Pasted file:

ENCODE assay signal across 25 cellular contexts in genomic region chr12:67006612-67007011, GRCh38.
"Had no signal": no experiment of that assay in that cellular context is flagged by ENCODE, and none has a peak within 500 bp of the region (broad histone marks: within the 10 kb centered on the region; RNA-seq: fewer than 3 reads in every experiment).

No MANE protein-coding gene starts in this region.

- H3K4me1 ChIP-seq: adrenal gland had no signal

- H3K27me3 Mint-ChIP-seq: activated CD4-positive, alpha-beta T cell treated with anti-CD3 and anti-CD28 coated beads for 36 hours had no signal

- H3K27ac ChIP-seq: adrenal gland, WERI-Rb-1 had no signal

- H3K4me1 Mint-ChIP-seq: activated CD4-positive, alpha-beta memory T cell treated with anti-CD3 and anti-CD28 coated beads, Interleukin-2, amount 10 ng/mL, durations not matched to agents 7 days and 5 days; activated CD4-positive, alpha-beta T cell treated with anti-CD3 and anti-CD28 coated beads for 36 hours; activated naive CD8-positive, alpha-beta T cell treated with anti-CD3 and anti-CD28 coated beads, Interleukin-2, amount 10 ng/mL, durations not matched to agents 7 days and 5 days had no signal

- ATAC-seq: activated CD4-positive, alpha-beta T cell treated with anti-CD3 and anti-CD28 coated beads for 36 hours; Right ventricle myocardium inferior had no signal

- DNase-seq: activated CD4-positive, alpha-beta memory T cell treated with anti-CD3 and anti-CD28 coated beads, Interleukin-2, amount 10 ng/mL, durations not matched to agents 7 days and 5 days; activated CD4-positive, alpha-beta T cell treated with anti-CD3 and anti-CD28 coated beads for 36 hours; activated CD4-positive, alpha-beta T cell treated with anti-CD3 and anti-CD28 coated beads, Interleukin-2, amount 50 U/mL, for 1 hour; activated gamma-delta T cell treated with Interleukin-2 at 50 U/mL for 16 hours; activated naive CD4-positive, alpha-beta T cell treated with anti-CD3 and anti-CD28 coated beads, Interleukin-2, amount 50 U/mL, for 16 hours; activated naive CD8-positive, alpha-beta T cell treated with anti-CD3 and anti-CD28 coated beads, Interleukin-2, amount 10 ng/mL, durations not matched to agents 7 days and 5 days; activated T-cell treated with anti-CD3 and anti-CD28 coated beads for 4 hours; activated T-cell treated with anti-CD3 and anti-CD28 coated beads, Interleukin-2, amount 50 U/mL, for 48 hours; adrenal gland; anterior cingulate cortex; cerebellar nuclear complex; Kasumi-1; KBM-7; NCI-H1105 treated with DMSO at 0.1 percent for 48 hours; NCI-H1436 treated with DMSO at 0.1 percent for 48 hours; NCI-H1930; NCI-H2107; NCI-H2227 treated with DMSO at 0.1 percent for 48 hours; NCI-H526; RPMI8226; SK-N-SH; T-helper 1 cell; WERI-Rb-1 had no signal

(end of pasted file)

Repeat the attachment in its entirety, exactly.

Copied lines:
ENCODE assay signal across 25 cellular contexts in genomic region chr12:67006612-67007011, GRCh38.
"Had no signal": no experiment of that assay in that cellular context is flagged by ENCODE, and none has a peak within 500 bp of the region (broad histone marks: within the 10 kb centered on the region; RNA-seq: fewer than 3 reads in every experiment).

No MANE protein-coding gene starts in this region.

- H3K4me1 ChIP-seq: adrenal gland had no signal

- H3K27me3 Mint-ChIP-seq: activated CD4-positive, alpha-beta T cell treated with anti-CD3 and anti-CD28 coated beads for 36 hours had no signal

- H3K27ac ChIP-seq: adrenal gland, WERI-Rb-1 had no signal

- H3K4me1 Mint-ChIP-seq: activated CD4-positive, alpha-beta memory T cell treated with anti-CD3 and anti-CD28 coated beads, Interleukin-2, amount 10 ng/mL, durations not matched to agents 7 days and 5 days; activated CD4-positive, alpha-beta T cell treated with anti-CD3 and anti-CD28 coated beads for 36 hours; activated naive CD8-positive, alpha-beta T cell treated with anti-CD3 and anti-CD28 coated beads, Interleukin-2, amount 10 ng/mL, durations not matched to agents 7 days and 5 days had no signal

- ATAC-seq: activated CD4-positive, alpha-beta T cell treated with anti-CD3 and anti-CD28 coated beads for 36 hours; Right ventricle myocardium inferior had no signal

- DNase-seq: activated CD4-positive, alpha-beta memory T cell treated with anti-CD3 and anti-CD28 coated beads, Interleukin-2, amount 10 ng/mL, durations not matched to agents 7 days and 5 days; activated CD4-positive, alpha-beta T cell treated with anti-CD3 and anti-CD28 coated beads for 36 hours; activated CD4-positive, alpha-beta T cell treated with anti-CD3 and anti-CD28 coated beads, Interleukin-2, amount 50 U/mL, for 1 hour; activated gamma-delta T cell treated with Interleukin-2 at 50 U/mL for 16 hours; activated naive CD4-positive, alpha-beta T cell treated with anti-CD3 and anti-CD28 coated beads, Interleukin-2, amount 50 U/mL, for 16 hours; activated naive CD8-positive, alpha-beta T cell treated with anti-CD3 and anti-CD28 coated beads, Interleukin-2, amount 10 ng/mL, durations not matched to agents 7 days and 5 days; activated T-cell treated with anti-CD3 and anti-CD28 coated beads for 4 hours; activated T-cell treated with anti-CD3 and anti-CD28 coated beads, Interleukin-2, amount 50 U/mL, for 48 hours; adrenal gland; anterior cingulate cortex; cerebellar nuclear complex; Kasumi-1; KBM-7; NCI-H1105 treated with DMSO at 0.1 percent for 48 hours; NCI-H1436 treated with DMSO at 0.1 percent for 48 hours; NCI-H1930; NCI-H2107; NCI-H2227 treated with DMSO at 0.1 percent for 48 hours; NCI-H526; RPMI8226; SK-N-SH; T-helper 1 cell; WERI-Rb-1 had no signal